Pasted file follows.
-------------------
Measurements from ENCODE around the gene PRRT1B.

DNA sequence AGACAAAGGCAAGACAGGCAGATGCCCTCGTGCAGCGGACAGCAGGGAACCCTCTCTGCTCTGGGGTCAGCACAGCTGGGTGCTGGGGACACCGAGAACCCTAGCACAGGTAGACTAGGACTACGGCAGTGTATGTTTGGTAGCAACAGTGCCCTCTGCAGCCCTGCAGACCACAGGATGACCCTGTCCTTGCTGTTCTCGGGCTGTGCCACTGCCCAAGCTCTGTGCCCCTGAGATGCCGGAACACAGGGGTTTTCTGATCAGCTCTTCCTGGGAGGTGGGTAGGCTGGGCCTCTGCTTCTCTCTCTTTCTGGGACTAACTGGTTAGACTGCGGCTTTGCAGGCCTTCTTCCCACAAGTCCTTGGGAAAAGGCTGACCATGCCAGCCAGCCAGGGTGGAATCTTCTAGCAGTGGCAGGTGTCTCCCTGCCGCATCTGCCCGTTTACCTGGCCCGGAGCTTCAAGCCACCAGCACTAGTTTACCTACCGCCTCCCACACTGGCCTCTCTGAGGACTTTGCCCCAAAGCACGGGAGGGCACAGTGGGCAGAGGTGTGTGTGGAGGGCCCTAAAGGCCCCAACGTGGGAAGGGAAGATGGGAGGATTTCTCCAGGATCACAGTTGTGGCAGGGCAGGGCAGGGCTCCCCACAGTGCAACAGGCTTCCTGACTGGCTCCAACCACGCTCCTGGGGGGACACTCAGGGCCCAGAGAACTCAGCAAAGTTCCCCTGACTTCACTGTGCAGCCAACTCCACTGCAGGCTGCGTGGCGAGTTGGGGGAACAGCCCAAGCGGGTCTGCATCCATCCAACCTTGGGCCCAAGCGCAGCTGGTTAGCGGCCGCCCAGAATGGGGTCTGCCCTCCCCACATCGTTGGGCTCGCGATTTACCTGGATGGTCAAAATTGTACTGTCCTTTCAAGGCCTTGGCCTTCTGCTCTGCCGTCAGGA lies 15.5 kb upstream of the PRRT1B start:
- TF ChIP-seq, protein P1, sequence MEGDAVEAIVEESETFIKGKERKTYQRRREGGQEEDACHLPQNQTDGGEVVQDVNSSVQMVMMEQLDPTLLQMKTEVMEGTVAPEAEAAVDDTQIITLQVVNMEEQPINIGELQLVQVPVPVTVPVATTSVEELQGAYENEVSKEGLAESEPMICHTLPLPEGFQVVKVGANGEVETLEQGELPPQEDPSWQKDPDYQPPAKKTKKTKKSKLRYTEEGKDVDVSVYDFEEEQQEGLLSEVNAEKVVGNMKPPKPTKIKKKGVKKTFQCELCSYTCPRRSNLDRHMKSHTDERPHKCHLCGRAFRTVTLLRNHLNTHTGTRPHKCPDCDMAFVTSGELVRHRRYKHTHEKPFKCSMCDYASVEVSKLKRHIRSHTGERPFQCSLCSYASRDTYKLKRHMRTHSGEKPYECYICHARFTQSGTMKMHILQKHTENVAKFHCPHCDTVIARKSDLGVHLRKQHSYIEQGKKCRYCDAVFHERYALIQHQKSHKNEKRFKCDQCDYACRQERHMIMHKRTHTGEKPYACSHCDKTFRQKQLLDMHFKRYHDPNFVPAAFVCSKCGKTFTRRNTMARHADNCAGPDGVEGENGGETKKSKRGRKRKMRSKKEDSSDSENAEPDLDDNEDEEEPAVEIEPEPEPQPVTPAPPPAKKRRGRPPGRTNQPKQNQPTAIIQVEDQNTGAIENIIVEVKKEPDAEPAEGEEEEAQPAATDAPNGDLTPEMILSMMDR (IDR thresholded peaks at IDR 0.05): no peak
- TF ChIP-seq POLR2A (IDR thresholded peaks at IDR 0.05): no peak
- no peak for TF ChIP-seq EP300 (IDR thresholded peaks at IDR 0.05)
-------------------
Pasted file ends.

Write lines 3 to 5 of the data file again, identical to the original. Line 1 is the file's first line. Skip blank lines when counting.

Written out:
- TF ChIP-seq, protein P1, sequence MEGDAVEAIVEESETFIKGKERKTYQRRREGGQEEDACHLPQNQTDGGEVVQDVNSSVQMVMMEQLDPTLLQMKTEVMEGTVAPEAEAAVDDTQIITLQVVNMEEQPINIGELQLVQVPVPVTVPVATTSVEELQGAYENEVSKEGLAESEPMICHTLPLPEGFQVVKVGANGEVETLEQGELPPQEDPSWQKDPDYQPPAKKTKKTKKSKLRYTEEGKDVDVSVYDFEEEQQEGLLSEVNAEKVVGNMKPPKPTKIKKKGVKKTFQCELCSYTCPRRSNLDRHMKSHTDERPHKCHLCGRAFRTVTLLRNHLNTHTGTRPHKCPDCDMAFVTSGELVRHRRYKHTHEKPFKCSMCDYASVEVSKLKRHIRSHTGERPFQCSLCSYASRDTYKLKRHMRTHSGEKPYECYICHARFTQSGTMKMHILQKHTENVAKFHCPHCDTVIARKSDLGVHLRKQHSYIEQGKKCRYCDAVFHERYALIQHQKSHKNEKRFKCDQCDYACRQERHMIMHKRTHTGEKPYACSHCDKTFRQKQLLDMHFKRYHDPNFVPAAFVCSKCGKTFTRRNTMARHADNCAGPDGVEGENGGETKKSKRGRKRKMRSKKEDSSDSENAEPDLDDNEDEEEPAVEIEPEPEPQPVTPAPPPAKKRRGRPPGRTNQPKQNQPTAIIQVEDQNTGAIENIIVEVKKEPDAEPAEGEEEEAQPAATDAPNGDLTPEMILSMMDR (IDR thresholded peaks at IDR 0.05): no peak
- TF ChIP-seq POLR2A (IDR thresholded peaks at IDR 0.05): no peak
- no peak for TF ChIP-seq EP300 (IDR thresholded peaks at IDR 0.05)